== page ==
TEMPE – Curling in Arizona feels like an oxymoron.
It takes place on a sheet of ice, with competitors pushing brooms, and is historically viewed as a sport most often played in Canada, not in the desert. The Valley, with its triple-digit temperatures, hardly seems a perfect match.
But Michael Siggins, Erik Kowal and Bob Leclair of Coyotes Curling Club in Tempe, who make up Team Siggins, are unbothered. They quietly worked toward an Olympic dream.
The three became friends through the Coyotes Curling Club over the last decade. Siggins and Kowal became teammates, and Leclaire their coach, after watching the 2018 Winter Olympics in PyeongChang. All are from different walks of life, states, even countries, but they are bonded in their passion for the sport.
Leclair grew up in Canada and moved throughout the country for most of his adult life. He recently retired from working with Kellogg’s and decided he would relocate to Arizona to partake in his two favorite things: curling and golf.
“First people I will call each place if I go back to visit,” Leclaire said. “Whether it’s Ontario, Manitoba, Saskatchewan, I will call the curlers that I played with.”
The same goes for Siggins, the team captain, who owns Pasta Brioni in Old Town Scottsdale. After battling through what he calls a “chaotic” year and a half because of the pandemic, the one constant became his curling community.
“We actually had an employee pass away from COVID,” Siggins said. “I went from working 80 hours a week in my two restaurants, to paying my staff to not work, closing one down, pulling my daughter from daycare and spending every single day with her.”
Kowal, who works at an Aerospace engineering manufacturing company, knows the sacrifices of training on an Olympic level, while also having a full-time job.
Mix in the pandemic, and it’s a wonder some athletes even bother to compete. For Team Siggins, the fault in the sporting world’s universe meant a chance to qualify for the 2022 United States Olympic Trials.
When COVID-19 struck in March 2020, Coyotes Curling, like everywhere else in the world, shut down. So too did the Curling world rankings. When the rankings unfroze in 2021, Team Siggins got the call that it had qualified for an Olympic Trials pre-tournament.
“We’re the first to win a national championship (in Arizona),” Kowal said, referring to the team winning 2019 Club Nationals. “We’re the first (to go) to an Olympic Trials series, so hopefully down the road, as the sport continues to grow here in Arizona, we’ll be able to … continue off our success.”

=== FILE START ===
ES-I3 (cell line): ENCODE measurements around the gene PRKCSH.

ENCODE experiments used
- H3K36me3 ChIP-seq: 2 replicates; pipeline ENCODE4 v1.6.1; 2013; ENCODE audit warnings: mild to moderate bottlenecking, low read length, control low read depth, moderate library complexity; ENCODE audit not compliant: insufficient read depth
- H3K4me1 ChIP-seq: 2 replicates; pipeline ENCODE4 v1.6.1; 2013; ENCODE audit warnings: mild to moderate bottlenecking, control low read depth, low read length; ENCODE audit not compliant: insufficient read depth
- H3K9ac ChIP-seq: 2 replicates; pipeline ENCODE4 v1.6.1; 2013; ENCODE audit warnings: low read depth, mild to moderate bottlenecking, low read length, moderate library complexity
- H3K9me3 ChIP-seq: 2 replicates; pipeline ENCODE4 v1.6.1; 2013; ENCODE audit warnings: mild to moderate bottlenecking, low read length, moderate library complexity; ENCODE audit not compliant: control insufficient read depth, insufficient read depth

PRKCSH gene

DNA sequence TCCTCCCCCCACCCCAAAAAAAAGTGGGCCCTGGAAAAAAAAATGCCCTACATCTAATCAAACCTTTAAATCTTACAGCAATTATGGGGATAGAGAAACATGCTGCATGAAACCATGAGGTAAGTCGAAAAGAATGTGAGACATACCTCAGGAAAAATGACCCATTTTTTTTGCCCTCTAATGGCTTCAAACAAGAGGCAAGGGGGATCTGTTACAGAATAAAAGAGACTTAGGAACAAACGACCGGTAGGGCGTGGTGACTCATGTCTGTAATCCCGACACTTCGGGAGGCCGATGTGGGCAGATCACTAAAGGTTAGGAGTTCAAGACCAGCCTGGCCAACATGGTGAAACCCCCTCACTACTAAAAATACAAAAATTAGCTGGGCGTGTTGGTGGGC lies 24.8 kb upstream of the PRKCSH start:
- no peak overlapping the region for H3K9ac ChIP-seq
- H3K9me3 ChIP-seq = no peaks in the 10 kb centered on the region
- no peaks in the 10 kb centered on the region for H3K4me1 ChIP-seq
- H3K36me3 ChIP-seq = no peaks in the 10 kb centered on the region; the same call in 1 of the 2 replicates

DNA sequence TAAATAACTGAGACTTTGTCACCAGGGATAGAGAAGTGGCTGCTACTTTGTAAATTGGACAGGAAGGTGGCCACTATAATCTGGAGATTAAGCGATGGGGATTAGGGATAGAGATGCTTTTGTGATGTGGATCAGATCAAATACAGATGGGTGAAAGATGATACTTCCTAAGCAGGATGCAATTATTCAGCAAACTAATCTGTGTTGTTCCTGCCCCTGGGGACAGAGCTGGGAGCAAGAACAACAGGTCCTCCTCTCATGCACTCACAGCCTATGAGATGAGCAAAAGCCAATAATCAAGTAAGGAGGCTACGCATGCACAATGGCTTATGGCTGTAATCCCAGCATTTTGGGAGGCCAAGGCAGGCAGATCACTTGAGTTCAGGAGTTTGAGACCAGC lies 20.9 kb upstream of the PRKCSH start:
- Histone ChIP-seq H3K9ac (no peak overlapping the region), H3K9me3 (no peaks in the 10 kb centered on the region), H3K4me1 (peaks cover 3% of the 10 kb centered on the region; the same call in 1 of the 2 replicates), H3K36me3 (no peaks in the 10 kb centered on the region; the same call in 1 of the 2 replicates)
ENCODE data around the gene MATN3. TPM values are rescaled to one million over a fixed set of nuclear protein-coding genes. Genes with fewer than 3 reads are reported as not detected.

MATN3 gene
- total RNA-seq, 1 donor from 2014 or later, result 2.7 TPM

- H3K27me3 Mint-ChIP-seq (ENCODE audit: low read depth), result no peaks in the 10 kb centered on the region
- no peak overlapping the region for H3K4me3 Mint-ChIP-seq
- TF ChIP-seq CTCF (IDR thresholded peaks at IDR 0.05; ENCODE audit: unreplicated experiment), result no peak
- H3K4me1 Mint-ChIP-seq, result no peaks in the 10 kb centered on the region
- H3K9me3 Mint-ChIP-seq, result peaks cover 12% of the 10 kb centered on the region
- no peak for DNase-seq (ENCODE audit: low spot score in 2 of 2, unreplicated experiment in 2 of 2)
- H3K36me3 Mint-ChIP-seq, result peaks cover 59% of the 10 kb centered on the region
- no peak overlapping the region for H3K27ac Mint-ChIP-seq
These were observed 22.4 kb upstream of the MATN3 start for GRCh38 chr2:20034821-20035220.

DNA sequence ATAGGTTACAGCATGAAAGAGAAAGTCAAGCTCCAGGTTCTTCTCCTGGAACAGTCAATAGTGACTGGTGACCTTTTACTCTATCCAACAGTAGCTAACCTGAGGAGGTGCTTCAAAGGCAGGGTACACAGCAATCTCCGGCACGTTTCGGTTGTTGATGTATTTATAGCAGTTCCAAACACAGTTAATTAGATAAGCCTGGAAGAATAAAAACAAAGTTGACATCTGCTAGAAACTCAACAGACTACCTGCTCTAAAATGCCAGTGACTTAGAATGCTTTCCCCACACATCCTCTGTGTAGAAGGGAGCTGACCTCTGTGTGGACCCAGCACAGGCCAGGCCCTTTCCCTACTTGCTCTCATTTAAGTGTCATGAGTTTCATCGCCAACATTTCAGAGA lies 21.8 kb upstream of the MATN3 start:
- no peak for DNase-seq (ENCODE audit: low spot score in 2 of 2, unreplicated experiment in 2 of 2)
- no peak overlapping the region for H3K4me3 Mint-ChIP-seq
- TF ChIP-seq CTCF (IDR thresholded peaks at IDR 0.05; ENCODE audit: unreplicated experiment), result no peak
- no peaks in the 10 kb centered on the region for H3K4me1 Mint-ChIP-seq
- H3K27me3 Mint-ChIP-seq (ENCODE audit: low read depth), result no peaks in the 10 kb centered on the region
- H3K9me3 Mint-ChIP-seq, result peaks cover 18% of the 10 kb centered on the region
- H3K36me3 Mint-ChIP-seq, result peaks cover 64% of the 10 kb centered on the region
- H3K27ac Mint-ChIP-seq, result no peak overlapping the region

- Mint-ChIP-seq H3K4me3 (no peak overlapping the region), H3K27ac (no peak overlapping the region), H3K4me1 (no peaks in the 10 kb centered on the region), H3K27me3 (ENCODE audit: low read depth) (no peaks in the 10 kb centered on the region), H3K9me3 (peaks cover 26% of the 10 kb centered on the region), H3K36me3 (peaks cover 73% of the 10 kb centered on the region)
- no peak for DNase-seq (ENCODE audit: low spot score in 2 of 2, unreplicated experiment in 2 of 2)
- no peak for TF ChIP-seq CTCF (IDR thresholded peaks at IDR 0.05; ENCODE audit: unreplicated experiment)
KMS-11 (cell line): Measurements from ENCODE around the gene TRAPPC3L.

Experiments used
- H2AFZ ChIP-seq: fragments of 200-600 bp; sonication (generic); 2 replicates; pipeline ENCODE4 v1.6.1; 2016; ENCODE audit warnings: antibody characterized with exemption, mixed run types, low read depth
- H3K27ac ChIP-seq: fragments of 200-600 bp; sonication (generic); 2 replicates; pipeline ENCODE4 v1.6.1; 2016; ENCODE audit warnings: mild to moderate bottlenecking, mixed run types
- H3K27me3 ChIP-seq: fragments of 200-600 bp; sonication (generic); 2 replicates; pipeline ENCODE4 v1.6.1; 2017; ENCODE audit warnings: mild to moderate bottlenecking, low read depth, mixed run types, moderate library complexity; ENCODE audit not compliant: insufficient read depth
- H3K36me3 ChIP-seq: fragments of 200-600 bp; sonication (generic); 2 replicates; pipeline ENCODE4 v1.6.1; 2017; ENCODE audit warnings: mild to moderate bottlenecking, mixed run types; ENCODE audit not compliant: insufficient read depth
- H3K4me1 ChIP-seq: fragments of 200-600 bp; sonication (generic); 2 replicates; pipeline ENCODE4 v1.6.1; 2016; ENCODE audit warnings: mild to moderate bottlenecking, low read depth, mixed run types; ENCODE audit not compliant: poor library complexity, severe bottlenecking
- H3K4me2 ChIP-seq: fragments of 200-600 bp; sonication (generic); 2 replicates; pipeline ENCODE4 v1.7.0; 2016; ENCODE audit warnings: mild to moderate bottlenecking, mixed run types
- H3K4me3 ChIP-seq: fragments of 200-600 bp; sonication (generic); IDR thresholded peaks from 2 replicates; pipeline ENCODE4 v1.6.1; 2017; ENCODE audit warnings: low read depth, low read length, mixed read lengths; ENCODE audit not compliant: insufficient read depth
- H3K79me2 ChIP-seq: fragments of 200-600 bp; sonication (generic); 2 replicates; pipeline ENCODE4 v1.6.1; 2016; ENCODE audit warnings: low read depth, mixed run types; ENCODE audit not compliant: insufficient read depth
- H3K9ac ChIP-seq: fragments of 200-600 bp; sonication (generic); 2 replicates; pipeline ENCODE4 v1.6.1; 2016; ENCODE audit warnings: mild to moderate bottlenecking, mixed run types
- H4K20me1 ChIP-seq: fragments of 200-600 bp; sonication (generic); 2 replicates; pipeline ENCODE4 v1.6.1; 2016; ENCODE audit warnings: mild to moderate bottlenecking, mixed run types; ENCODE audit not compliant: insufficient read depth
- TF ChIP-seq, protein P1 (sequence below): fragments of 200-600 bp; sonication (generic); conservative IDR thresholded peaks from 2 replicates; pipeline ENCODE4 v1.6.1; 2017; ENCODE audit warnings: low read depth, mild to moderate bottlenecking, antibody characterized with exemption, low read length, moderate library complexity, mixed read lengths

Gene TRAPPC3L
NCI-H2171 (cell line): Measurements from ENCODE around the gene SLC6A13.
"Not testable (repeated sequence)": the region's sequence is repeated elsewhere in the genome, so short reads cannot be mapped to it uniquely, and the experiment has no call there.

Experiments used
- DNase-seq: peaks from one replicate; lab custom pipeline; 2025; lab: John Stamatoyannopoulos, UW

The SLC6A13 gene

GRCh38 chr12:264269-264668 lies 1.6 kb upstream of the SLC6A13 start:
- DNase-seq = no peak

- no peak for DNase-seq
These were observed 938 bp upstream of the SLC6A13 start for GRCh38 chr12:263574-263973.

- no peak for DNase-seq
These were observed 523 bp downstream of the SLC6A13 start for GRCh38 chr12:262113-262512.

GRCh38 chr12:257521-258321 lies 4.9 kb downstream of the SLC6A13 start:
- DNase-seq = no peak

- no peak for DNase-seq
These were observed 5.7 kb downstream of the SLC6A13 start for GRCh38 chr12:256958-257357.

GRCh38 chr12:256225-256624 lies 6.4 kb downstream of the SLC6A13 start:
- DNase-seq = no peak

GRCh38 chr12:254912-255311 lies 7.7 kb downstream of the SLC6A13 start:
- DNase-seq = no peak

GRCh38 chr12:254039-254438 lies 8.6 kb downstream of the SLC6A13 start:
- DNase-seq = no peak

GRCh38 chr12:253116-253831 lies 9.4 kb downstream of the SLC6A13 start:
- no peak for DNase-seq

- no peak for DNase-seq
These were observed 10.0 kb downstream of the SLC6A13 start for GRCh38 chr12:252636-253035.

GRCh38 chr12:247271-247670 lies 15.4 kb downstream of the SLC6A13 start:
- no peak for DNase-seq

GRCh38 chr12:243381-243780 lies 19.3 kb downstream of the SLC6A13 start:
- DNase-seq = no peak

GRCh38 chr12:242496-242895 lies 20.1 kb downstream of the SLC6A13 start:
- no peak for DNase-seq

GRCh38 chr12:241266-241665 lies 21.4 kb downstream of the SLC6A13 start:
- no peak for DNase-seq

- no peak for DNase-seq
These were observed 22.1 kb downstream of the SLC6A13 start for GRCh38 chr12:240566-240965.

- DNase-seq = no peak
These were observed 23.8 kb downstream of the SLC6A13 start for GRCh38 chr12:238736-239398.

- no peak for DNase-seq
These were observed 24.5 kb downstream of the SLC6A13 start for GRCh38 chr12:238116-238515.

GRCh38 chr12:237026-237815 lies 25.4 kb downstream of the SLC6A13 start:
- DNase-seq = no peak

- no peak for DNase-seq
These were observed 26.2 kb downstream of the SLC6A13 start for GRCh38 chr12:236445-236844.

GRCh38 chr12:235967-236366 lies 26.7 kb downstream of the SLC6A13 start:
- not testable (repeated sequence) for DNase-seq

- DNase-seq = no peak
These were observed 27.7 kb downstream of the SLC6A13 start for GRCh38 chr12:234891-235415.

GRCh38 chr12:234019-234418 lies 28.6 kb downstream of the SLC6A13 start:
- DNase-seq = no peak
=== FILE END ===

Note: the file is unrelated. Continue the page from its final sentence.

In early September, Team Siggins competed at the Olympic Trials Qualifying Series in Seattle. They failed to advance any further in the series, but still celebrated “the Spirit of Curling” the only way they knew how: Team Dunnam took Team Siggins out for dinner and drinks. Curling athletes do this frequently and discuss the match, their fellow competitors and lives outside the sport.
Training for an Olympic trials is a feat few will ever experience. But finding the time and money to train when all team members work full-time jobs, and have little to no sponsorship, is difficult. When Team Siggins received word they qualified, Leclaire had to remind the athletes that sometimes blessings come from the strangest of places.
“I talked the other guys into going because experience is something you want to get once in every four years,” Leclaire said. “Who knows how long you’re going to have that opportunity.”
Just one week after the pre-trials competition, the Coyotes Curling Club was filled with people ready to train, including Siggins, Leclaire and Kowal. It’s filled with fathers running late to pick up their daughters from dance class because practice ran long. It’s filled with people cracking jokes about how to describe the sport of curling to others.
“It’s a combination of shuffleboard and chess on ice,” Kowal said. “Shuffleboard is the most relatable game to it. You slide a puck down on a shuffleboard table, just like you’d slide a curling rock down a sheet of ice.”
It’s filled with 40 pound “stones” banging against each other, and brooms lined up in racks, like hockey sticks. It’s filled with people like Kowal, Siggins and Leclaire who feel right at home on the ice, especially in Arizona.
“I’ll competitively curl until they drag me off the ice,” Leclaire said.